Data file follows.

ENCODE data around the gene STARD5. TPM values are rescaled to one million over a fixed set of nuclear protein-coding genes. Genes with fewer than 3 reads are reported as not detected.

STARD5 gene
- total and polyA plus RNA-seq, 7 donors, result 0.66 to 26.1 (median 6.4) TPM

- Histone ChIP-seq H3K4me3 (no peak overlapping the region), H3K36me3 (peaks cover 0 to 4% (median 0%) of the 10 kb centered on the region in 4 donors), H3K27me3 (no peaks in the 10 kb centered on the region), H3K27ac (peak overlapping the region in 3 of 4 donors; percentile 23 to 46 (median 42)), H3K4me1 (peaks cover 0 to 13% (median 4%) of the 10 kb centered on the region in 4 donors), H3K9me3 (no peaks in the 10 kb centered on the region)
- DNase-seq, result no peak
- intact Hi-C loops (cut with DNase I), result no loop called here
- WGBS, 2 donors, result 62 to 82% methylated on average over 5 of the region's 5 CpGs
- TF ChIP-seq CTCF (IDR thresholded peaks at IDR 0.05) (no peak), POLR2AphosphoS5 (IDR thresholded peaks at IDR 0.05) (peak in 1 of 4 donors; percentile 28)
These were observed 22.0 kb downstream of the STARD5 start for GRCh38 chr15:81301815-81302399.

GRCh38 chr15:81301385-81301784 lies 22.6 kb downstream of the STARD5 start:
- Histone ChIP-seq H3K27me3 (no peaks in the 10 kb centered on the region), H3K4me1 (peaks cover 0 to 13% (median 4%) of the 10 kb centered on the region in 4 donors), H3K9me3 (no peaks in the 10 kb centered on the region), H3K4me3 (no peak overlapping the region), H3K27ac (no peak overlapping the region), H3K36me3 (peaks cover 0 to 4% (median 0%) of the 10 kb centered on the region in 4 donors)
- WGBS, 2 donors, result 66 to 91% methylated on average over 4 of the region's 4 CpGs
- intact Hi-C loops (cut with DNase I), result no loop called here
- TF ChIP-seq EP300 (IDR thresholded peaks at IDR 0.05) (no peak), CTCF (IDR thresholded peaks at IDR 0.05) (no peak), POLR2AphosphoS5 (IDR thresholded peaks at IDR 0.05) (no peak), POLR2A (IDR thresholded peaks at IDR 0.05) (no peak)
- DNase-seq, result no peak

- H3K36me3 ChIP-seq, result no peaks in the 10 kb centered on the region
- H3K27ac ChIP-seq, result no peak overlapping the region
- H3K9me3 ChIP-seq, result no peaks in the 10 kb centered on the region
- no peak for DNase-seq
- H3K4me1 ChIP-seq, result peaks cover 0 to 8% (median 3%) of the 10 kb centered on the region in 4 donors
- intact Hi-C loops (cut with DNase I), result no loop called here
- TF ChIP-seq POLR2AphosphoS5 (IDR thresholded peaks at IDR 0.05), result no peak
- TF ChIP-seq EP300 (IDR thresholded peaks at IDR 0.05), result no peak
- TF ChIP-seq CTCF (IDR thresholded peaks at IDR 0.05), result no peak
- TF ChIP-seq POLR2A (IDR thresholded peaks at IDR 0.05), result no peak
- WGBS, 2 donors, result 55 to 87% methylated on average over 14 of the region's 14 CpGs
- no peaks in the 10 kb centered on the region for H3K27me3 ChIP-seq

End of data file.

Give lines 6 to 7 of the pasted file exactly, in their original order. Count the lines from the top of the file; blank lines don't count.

- intact Hi-C loops (cut with DNase I), result no loop called here
- WGBS, 2 donors, result 62 to 82% methylated on average over 5 of the region's 5 CpGs